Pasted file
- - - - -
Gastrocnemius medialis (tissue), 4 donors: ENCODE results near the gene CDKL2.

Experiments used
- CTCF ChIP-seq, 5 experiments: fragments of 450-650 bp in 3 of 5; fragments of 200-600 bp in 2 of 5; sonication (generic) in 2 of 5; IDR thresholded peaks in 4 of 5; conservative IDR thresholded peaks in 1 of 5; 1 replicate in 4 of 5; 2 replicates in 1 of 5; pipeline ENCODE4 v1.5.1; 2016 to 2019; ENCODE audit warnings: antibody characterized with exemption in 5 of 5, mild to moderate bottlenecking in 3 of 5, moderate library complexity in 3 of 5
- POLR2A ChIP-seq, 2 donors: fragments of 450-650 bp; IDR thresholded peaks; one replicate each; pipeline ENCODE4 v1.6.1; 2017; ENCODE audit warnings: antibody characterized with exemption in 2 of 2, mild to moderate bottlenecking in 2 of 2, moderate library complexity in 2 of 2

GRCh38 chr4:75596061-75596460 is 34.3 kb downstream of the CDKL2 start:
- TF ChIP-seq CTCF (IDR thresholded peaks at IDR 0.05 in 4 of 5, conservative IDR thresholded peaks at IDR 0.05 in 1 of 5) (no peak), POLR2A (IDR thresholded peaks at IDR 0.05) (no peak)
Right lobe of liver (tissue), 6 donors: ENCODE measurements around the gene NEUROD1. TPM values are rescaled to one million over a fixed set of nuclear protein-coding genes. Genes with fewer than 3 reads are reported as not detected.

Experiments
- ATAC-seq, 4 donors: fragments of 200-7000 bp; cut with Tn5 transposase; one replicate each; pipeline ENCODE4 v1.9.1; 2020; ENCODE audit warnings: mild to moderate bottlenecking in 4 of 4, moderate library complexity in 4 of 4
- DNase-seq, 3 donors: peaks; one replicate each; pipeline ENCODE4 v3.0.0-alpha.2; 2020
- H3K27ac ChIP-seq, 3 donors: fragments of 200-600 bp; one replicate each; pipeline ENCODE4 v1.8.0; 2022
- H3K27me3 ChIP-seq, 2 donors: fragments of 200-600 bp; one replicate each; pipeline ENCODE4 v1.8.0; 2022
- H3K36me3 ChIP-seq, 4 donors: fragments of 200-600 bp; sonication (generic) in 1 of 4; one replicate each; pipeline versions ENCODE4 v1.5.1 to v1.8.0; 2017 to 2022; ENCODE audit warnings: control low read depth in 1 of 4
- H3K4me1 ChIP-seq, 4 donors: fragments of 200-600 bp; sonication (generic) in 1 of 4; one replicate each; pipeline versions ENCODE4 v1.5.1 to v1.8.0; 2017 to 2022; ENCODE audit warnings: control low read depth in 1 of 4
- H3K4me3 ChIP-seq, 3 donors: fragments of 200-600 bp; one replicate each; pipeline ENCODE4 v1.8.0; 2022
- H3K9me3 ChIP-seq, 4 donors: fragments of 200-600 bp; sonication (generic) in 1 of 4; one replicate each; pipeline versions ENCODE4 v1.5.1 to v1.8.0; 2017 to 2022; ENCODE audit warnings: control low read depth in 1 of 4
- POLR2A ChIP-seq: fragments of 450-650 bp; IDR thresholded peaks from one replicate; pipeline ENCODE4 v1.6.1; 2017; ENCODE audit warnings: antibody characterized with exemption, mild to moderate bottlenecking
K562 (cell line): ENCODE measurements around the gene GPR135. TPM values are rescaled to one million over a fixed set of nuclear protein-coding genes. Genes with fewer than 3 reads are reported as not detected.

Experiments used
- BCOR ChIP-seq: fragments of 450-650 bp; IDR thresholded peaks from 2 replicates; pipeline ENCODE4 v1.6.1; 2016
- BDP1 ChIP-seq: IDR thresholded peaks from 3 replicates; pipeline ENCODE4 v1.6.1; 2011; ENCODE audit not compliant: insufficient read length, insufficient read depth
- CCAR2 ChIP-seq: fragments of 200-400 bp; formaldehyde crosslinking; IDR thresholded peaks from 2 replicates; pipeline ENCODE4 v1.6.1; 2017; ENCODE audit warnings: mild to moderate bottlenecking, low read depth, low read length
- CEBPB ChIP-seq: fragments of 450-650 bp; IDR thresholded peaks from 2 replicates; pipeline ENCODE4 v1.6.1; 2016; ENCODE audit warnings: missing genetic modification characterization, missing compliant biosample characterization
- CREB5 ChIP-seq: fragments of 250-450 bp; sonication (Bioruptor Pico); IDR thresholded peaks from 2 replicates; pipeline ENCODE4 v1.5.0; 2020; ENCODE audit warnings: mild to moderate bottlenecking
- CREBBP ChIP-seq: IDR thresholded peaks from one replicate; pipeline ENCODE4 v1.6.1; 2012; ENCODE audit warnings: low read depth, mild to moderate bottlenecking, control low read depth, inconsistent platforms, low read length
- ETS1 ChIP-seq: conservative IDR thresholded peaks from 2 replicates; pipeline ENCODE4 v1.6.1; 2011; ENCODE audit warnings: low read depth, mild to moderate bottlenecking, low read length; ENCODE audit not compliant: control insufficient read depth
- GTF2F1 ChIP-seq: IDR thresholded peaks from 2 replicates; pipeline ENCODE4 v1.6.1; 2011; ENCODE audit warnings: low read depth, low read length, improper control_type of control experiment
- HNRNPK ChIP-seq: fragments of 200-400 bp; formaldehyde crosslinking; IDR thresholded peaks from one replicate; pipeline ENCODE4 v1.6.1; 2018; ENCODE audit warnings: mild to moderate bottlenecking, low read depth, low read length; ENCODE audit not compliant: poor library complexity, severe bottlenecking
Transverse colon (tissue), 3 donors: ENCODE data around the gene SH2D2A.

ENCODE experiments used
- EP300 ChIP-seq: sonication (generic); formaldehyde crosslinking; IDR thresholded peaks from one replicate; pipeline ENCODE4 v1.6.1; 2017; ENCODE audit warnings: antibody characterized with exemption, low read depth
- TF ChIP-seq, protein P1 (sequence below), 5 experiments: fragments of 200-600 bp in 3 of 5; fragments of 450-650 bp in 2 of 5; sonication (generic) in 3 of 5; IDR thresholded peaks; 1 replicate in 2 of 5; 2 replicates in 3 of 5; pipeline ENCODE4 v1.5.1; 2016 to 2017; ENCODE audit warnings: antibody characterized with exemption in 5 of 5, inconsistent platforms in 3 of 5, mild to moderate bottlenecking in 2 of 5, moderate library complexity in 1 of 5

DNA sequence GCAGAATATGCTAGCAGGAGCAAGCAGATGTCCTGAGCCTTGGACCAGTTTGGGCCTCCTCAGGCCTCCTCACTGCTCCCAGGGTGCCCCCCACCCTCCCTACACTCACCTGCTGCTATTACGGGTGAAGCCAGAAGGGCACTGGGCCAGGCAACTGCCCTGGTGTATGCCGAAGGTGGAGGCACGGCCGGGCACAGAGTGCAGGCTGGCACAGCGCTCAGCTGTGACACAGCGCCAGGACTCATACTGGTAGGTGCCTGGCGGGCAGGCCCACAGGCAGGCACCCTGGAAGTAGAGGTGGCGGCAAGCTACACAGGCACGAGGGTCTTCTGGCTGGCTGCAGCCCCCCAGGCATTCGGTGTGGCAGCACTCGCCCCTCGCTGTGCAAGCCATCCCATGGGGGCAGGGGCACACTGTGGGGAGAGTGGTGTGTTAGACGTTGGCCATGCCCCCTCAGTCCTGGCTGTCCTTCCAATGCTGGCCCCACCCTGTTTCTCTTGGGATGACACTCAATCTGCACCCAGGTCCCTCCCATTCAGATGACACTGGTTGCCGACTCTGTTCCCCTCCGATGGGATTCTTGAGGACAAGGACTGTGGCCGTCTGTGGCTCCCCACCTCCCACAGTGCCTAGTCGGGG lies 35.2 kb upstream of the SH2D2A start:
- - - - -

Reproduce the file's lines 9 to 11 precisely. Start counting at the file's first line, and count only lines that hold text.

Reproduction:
- ATAC-seq, 4 donors: fragments of 200-7000 bp; cut with Tn5 transposase; one replicate each; pipeline ENCODE4 v1.9.1; 2020; ENCODE audit warnings: mild to moderate bottlenecking in 4 of 4, moderate library complexity in 4 of 4
- DNase-seq, 3 donors: peaks; one replicate each; pipeline ENCODE4 v3.0.0-alpha.2; 2020
- H3K27ac ChIP-seq, 3 donors: fragments of 200-600 bp; one replicate each; pipeline ENCODE4 v1.8.0; 2022